The Gift of an Empty Mind – June 16 2019

The Gift of an Empty Mind – June 16 2019

Every day for 20 years I would say, ‘what am I gonna do next?’ That’s how I would ask for inspiration. I don’t have any ideas myself. I have a vacant mind, you know; in order to do exactly what the inspiration calls for.  And I don’t start to paint until after I have an inspiration. And I make up my mind not to interfere. Every new thing in the world is come upon by inspiration… 

The only thing you can think about painting is that you want the painting. You see we get everything we want, so you have to keep in mind [the painting]. And you want it to appear to other people. That’s all I think when I’m painting. Don’t think any other thoughts. And the worst thing you can think about when you’re working – at anything – is yourself. You start thinking about yourself and it stands right in the middle, in front of you, and you make mistakes…

I used to meditate. Until I learned to stop thinking. Now I’ve stopped thinking. Don’t think of anything. Before you train yourself to stop thinking, there’s just all kinds of stuff going through your mind. Not anymore. Nothing goes through my mind…

[You need] an empty mind so that when something comes into it, you can see it!

An interview with painter Agnes Martin done by Chuck Smith and Sono Kuwayama at Martin’s studio in Taos, NM, November 1977

In our tradition, when we teach  someone meditation, we follow a certain formula. On Day One follow-up, we teach about the effortlessness of our practice. On Day Two we teach about stress release and the presence of stress release thinking in meditation as well as outside of meditation; and on Day Three we teach about correcting the intellect in order to see life more through the Vedic perspective, and we talk about the changes in consciousness that are sure to follow if the new meditator commits to the twice daily practice.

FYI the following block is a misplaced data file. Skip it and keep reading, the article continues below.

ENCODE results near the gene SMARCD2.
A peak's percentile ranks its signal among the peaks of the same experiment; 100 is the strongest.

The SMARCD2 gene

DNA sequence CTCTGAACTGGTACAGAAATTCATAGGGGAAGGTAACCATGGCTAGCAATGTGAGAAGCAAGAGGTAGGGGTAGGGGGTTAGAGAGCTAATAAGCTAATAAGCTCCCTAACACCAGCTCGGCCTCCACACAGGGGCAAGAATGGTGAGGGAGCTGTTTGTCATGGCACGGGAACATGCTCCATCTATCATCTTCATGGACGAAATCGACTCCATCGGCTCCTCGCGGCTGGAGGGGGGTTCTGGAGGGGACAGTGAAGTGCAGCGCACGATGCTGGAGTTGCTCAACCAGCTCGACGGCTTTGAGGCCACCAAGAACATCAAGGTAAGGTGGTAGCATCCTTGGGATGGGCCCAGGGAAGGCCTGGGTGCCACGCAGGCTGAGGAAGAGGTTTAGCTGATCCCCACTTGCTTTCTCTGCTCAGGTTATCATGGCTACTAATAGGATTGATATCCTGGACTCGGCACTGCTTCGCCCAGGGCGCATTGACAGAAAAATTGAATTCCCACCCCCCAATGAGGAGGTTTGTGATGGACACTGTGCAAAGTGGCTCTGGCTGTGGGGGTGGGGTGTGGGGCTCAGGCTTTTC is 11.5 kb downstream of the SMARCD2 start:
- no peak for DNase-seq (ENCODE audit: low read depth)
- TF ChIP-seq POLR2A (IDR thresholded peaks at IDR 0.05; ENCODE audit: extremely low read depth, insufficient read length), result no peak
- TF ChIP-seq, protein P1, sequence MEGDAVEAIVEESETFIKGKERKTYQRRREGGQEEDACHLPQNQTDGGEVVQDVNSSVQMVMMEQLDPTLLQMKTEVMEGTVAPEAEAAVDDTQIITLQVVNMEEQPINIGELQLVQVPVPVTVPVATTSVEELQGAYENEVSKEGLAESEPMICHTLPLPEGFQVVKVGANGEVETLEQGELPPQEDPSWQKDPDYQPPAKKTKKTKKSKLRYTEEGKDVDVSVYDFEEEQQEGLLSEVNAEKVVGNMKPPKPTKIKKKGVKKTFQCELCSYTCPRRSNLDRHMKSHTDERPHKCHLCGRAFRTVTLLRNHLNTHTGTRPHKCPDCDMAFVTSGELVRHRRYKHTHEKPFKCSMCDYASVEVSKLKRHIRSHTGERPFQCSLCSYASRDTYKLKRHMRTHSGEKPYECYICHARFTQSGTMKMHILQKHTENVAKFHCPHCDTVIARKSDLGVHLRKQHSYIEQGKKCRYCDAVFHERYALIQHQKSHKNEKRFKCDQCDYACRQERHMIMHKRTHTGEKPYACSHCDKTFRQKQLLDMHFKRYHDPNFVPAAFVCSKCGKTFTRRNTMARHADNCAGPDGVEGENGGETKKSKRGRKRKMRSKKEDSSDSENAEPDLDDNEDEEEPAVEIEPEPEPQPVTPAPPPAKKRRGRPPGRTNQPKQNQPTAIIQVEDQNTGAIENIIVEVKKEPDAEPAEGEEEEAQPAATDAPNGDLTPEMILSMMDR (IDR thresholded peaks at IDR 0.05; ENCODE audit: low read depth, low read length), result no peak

When I teach, I spend a lot of time describing our misuse of the mind and the way we bring ourselves to suffering when we try to ‘figure out’ our life, rather than simply to ‘be’ in the present moment and allow ourselves to be led by something other than our thinking. What happens, at least some of the time, is that people will look at me as if I’m a little zany. ‘What are you suggesting?’ they may ask. ‘I’m not supposed to think?’ As if I’m crazy. As if I’ve just suggested they try to drive their car with a blindfold on.

It’s not that we try not to think. And it’s rare for humans to get to the place of not thinking described above by Agnes Martin. This is reserved for adepts and the enlightened few. But what we all can move toward is the experience of a clearer mind, and with the progressive clearing of the mind, the experience of being able to see the mind, rather than to be identified with the mind.

I am not my thinking.  My creativity does not come from my thinking. What I have to express that is worthwhile does not come from my thinking. My relationship with my fellows does not live in my thinking. My experience of the world does not live in my thinking. My experience of God does not live in my thinking. 

My thinking is a tool, to be used sparingly and only when appropriate. Have a look at the work of Ms. Martin, the brilliance of it, the intelligence of it; then listen to the interview referenced above. Begin to allow for a distinction between intelligence and thinking. Imagine a mind empty enough that you are able to see the vision nature has waiting for you. 

Truth is not to be found in my thinking. My life, my creativity, the Truth of me is elsewhere, but is always available to me. I simply need to be willing to step out of the thinking and ask, ‘what am I gonna do next?’

Today I will practice living from something other than my thinking. Rather than ‘figuring out’ an answer to an apparent problem, I will ask for guidance from something other than the mind. I will be present to the world, and choose again and again to step out of my thinking and into the moment of my life. If I am stuck, I will ask for an intuitive idea, and I will follow it, even if it makes no sense. Especially if it makes no sense.

Agnes Martin (b. 1912). White Flower, 1960. Oil on canvas, 182.56 x 182.88 cm. Solomon R. Guggenheim Museum